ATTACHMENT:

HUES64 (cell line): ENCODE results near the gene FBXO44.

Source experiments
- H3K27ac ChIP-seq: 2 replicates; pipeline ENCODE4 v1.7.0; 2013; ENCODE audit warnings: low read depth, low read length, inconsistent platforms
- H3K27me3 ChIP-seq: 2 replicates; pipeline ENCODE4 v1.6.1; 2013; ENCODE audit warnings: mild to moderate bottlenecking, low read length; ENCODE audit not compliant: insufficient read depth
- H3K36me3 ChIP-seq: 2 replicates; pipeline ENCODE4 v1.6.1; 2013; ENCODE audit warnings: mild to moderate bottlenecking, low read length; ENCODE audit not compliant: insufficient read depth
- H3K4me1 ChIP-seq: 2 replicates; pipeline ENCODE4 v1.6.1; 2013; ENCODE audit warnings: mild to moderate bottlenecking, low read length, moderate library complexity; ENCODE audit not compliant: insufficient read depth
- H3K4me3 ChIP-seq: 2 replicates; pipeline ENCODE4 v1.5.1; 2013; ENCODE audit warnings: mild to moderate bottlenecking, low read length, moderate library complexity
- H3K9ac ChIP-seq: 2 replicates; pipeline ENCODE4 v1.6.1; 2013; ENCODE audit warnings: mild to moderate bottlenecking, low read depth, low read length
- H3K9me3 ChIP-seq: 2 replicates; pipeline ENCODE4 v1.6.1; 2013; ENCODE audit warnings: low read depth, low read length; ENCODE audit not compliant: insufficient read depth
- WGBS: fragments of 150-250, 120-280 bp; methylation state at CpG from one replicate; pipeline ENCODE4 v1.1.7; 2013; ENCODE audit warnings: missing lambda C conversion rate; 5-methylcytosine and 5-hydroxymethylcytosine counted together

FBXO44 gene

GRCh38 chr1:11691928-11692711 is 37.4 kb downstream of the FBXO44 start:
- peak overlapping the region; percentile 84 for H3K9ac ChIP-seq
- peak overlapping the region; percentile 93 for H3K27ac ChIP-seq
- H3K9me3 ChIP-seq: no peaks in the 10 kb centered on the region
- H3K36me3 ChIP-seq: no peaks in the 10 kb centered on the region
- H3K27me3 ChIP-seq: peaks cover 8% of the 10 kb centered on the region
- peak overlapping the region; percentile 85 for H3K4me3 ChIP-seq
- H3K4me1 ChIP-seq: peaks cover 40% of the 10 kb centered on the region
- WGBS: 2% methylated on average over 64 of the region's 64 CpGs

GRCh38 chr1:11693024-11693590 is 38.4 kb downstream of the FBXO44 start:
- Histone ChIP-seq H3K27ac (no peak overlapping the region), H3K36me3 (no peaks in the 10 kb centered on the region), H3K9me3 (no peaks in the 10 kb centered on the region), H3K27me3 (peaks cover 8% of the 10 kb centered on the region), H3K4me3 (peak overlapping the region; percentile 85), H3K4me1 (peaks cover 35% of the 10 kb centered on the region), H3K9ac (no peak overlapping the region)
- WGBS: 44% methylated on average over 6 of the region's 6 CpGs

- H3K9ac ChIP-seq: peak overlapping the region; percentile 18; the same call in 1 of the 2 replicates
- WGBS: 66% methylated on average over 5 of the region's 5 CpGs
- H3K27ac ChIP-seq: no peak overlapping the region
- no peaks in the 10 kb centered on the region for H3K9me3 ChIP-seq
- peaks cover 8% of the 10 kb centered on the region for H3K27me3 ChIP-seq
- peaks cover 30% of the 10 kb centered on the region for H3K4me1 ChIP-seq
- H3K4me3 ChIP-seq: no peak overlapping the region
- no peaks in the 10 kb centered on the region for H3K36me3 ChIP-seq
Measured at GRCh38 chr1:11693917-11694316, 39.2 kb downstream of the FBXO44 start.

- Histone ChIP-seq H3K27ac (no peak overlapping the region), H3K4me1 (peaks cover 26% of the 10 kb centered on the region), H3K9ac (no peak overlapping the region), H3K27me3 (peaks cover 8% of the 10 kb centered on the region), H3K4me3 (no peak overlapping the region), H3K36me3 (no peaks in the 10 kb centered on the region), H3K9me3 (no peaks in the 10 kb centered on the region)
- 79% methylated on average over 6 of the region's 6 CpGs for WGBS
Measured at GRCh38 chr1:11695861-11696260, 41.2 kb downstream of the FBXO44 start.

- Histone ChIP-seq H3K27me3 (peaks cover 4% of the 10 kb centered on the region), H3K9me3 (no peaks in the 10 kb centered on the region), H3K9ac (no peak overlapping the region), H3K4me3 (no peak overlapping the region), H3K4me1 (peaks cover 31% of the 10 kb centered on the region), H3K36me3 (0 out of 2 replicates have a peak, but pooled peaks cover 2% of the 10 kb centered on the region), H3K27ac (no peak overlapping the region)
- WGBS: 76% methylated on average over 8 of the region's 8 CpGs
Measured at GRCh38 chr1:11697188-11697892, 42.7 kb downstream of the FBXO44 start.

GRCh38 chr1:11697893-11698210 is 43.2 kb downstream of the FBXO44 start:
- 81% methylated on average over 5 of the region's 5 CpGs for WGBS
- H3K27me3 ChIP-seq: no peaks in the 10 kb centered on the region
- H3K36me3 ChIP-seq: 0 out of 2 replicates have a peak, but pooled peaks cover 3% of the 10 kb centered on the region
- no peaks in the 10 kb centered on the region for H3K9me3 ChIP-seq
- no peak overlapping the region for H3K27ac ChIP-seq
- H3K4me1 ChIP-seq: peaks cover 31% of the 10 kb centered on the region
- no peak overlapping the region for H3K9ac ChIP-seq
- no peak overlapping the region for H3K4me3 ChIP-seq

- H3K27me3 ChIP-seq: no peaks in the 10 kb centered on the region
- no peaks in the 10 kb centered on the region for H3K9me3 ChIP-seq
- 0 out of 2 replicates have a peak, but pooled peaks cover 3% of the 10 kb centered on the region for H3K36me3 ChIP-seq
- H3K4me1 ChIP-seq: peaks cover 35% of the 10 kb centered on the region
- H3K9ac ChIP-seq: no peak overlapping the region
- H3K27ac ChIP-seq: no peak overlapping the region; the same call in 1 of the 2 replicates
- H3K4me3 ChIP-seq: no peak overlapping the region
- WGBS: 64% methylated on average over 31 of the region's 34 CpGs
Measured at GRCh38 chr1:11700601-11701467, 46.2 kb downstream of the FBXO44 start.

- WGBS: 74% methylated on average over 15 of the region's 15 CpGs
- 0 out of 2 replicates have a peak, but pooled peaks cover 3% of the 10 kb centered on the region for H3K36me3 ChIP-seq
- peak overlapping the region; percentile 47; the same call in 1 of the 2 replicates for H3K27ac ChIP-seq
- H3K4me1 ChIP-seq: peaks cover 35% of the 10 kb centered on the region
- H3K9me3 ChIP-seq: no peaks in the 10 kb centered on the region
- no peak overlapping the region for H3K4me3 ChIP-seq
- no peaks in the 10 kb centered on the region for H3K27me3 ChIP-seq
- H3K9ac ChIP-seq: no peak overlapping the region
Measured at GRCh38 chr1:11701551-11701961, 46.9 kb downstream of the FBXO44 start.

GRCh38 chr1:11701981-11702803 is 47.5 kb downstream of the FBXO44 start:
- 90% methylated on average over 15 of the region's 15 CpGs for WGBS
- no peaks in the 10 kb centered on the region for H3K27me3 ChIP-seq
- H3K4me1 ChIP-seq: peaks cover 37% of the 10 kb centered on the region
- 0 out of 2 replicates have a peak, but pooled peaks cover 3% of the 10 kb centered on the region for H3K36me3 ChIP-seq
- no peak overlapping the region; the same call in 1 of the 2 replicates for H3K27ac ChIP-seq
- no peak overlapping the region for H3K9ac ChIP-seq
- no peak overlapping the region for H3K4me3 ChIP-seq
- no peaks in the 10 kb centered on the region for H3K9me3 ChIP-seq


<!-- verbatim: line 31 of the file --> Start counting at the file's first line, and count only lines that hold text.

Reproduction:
- no peaks in the 10 kb centered on the region for H3K36me3 ChIP-seq